LonelyGirl15 is cheating, and that’s not fair. The point isn’t that she’s fake, it’s that she’s gaming the system – “no wonder she’s like the second most subscribed!” (Of course, I might be over-interpreting – this video might be satirical… particularly in the light of his later video where “lonelygirl15” calls him and says she’s real…)

Actually I suppose both these objections are similar. They thought they were dealing with an equal, and then it turns out she wasn’t at all – she was fictional, so on a completely different ontological level than them, and she was using a production crew and pretending to be doing it all herself (or with Daniel’s help). Not equal footing at all.

9 thoughts on “why they get upset about fictions

  1. Jane McG

    Jill– great observaton re: the perception that lonelygirl was “gaming the system”… I find that critique much more trenchant than the former “I was tricked” one. The people who were most engaged wtih lonelygirl, from what I’ve observed, were fairly sure the character was not real… they were poking and prodding to find out more about the purpose of lonelygirl and to understand the mysterious details of the fiction. Thanks for the insight!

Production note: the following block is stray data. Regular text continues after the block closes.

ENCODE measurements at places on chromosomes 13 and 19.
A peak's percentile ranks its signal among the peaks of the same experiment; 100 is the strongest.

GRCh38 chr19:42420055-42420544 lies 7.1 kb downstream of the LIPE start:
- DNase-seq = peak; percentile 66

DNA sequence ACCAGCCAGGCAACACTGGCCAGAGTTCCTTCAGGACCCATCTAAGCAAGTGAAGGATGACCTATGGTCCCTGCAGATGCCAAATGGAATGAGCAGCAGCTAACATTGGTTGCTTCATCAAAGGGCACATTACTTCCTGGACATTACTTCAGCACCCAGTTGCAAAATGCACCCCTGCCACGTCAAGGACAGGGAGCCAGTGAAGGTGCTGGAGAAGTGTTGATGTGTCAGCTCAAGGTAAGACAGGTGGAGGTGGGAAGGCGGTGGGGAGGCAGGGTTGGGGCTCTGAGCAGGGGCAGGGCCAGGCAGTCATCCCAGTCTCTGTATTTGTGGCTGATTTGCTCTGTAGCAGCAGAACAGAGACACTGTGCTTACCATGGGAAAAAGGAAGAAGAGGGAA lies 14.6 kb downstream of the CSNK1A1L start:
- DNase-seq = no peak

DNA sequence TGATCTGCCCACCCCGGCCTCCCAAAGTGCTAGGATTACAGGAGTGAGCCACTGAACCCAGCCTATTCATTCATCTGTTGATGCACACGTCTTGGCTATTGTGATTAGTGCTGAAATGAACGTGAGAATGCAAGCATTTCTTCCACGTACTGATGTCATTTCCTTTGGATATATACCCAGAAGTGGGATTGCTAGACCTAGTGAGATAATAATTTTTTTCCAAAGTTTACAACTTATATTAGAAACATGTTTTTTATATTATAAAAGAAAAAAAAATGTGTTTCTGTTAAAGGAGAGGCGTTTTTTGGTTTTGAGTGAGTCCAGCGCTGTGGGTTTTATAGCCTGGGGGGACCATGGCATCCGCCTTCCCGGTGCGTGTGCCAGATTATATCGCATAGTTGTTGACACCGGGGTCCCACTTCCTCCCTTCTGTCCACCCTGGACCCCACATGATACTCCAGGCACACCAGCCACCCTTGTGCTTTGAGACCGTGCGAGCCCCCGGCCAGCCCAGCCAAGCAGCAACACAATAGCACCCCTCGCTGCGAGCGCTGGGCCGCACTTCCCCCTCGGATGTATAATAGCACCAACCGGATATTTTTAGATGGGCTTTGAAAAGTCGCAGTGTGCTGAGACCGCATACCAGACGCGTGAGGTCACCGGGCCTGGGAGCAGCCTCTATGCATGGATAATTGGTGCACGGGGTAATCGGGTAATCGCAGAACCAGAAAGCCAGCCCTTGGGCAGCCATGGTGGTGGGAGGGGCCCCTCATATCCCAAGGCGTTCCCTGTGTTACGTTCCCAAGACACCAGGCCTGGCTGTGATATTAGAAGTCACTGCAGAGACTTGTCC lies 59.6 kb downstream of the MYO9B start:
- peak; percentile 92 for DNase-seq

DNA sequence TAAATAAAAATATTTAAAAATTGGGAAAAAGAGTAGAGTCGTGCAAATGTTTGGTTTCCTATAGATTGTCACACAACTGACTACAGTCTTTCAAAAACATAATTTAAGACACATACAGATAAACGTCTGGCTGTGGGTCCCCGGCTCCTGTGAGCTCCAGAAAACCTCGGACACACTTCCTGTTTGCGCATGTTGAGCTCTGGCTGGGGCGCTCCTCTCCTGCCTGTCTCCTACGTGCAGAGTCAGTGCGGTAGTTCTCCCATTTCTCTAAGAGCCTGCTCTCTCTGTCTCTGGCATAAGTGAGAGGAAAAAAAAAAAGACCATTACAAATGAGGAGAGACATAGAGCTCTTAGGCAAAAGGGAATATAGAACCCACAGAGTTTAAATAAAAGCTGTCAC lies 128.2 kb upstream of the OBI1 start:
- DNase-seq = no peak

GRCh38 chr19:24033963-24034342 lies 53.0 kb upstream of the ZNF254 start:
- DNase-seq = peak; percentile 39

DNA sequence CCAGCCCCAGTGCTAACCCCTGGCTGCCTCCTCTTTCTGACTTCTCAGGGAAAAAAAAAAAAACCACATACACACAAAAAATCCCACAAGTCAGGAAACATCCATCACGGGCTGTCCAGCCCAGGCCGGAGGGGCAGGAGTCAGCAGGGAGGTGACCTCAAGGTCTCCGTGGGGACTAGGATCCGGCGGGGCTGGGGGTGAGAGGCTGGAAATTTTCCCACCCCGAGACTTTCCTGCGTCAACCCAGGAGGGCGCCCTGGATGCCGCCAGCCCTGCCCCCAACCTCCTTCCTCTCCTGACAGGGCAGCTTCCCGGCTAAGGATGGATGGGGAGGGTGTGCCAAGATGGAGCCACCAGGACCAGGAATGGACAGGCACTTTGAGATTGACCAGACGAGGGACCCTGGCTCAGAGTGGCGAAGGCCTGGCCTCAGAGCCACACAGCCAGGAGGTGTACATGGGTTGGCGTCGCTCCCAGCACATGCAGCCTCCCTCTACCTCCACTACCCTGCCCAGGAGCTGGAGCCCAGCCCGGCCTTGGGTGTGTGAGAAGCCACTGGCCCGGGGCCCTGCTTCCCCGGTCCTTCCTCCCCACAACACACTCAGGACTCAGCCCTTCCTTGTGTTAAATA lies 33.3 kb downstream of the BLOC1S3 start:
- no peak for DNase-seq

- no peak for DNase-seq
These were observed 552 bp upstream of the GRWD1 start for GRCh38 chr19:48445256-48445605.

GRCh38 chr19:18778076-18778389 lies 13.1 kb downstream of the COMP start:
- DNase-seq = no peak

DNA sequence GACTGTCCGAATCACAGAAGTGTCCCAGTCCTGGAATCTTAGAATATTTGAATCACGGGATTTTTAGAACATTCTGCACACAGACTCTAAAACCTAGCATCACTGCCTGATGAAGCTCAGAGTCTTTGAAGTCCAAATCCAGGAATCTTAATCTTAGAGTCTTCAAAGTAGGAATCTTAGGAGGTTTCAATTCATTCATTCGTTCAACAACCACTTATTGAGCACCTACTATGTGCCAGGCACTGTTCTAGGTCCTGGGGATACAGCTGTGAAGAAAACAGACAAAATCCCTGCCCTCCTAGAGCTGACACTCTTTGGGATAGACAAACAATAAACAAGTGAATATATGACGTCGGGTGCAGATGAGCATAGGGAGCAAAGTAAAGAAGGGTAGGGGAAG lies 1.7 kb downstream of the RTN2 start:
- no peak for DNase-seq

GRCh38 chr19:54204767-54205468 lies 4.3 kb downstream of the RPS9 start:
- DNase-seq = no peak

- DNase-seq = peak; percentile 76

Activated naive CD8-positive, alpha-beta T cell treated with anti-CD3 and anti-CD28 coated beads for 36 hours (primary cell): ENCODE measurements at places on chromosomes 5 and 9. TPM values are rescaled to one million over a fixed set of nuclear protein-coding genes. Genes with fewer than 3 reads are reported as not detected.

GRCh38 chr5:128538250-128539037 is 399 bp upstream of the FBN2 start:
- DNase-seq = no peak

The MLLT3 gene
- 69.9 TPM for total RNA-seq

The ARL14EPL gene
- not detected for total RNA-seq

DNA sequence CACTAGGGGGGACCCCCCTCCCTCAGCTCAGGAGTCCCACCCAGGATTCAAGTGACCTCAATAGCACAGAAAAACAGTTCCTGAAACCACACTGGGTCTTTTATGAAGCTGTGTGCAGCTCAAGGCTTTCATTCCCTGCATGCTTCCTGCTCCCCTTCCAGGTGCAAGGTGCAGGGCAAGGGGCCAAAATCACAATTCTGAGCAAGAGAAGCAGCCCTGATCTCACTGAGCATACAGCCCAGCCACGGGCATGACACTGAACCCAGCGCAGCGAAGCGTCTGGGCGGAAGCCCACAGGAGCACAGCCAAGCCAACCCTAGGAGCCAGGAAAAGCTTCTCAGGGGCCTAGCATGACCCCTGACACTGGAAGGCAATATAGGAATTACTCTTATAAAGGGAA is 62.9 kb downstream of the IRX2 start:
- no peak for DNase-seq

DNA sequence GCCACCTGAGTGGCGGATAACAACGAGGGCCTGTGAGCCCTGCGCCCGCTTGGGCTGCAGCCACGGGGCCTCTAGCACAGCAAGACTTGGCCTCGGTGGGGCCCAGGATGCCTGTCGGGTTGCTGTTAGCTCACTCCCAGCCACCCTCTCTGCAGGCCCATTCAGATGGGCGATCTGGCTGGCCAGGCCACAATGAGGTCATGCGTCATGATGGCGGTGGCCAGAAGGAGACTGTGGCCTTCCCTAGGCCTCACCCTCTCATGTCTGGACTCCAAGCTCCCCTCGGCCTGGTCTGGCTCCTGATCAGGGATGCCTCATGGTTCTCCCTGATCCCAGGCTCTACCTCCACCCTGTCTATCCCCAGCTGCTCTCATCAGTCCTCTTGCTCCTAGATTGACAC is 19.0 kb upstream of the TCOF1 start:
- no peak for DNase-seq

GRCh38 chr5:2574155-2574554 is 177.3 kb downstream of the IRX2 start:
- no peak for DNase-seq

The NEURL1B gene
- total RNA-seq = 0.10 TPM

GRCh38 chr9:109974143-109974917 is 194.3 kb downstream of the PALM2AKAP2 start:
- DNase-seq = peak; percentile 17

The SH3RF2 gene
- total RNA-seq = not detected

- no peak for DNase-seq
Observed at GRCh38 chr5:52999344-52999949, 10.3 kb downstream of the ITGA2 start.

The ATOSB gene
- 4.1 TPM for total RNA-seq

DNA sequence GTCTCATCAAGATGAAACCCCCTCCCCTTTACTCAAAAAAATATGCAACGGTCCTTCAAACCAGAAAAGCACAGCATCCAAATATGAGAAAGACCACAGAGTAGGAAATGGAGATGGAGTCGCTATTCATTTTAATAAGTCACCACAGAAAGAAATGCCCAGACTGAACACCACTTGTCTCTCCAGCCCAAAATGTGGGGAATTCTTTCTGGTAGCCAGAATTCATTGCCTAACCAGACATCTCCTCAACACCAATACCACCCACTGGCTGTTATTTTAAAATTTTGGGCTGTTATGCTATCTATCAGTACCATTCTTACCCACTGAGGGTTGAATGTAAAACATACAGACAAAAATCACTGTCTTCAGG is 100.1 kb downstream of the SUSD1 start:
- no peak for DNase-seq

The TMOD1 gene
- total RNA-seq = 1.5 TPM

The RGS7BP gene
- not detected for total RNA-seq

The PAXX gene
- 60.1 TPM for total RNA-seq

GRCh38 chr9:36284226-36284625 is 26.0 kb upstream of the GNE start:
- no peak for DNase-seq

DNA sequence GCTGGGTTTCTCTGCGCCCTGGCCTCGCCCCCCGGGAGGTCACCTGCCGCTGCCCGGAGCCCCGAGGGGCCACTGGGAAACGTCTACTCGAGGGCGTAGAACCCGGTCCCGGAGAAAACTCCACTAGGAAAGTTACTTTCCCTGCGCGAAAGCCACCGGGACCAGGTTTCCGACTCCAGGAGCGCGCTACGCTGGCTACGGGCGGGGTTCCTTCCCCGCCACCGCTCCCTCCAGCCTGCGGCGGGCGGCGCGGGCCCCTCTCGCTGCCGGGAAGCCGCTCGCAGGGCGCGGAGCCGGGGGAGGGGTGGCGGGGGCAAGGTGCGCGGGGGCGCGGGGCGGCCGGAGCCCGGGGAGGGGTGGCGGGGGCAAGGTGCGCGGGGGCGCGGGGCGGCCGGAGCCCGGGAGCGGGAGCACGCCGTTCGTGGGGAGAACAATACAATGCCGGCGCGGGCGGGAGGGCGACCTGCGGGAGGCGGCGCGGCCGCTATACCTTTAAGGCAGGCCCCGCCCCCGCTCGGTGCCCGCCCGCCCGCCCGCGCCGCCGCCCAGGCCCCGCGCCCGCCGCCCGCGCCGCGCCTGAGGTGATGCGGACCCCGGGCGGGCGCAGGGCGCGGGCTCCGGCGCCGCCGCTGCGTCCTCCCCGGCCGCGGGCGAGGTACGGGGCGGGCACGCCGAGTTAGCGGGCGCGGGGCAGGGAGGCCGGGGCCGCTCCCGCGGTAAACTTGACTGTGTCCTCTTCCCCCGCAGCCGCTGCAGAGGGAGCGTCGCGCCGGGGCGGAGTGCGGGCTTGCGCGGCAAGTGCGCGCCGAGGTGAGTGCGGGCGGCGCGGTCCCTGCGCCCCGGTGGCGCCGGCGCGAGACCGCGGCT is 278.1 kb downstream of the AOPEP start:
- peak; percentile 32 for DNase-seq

2. steve

    At the risk of forcing “new” cultural objects into “old” cultural boxes, it’s intriguing how much these objections to online fictions echo traditional objections to tall tales and other “lie” stories. For those in the know, the fun comes from both laughing at the joke and laughing at those who don’t get the joke (and perhaps laughing at themselves once being the victim). Those who don’t get the joke feel like outsiders and laughingstocks at once.

  3. Jill

    Yeah, that’s a good point, Steve – that the fun is from getting the joke and laughing at those that didn’t, and of course being laughed at because you didn’t get it is no fun.